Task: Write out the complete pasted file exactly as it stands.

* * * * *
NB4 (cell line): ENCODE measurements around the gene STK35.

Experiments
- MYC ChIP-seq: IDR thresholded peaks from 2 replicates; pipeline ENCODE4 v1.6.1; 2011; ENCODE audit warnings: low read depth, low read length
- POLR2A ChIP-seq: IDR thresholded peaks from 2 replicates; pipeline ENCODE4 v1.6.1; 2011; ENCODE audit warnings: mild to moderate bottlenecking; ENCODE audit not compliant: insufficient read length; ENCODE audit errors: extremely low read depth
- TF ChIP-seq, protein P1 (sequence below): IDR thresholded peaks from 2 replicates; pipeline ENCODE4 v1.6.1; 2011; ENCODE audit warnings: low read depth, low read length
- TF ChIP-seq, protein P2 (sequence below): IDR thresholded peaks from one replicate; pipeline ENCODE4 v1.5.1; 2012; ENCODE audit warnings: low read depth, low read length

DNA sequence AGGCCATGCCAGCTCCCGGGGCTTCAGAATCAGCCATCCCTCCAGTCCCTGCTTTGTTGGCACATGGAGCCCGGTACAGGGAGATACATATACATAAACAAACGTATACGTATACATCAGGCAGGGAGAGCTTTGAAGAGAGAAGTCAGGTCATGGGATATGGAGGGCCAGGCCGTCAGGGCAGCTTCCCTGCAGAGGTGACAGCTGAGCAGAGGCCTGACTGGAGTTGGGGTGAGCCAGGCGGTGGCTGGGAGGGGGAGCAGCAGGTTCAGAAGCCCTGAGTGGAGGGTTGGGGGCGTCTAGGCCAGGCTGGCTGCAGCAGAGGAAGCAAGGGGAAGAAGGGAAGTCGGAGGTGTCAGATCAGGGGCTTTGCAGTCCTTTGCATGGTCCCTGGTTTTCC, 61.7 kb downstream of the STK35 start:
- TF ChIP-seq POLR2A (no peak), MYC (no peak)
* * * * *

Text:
NB4 (cell line): ENCODE measurements around the gene STK35.

Experiments
- MYC ChIP-seq: IDR thresholded peaks from 2 replicates; pipeline ENCODE4 v1.6.1; 2011; ENCODE audit warnings: low read depth, low read length
- POLR2A ChIP-seq: IDR thresholded peaks from 2 replicates; pipeline ENCODE4 v1.6.1; 2011; ENCODE audit warnings: mild to moderate bottlenecking; ENCODE audit not compliant: insufficient read length; ENCODE audit errors: extremely low read depth
- TF ChIP-seq, protein P1 (sequence below): IDR thresholded peaks from 2 replicates; pipeline ENCODE4 v1.6.1; 2011; ENCODE audit warnings: low read depth, low read length
- TF ChIP-seq, protein P2 (sequence below): IDR thresholded peaks from one replicate; pipeline ENCODE4 v1.5.1; 2012; ENCODE audit warnings: low read depth, low read length

DNA sequence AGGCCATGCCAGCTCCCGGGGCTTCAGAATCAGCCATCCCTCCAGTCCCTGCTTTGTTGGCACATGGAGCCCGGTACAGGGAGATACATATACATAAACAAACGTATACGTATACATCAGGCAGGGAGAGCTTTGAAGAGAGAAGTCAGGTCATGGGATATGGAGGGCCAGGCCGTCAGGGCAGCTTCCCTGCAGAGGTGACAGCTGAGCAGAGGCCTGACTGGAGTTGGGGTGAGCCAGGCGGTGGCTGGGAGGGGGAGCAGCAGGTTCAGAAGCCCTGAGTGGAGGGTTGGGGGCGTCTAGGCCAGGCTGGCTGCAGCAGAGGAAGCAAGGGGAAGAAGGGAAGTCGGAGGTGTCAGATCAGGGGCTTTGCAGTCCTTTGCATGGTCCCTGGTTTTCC, 61.7 kb downstream of the STK35 start:
- TF ChIP-seq POLR2A (no peak), MYC (no peak)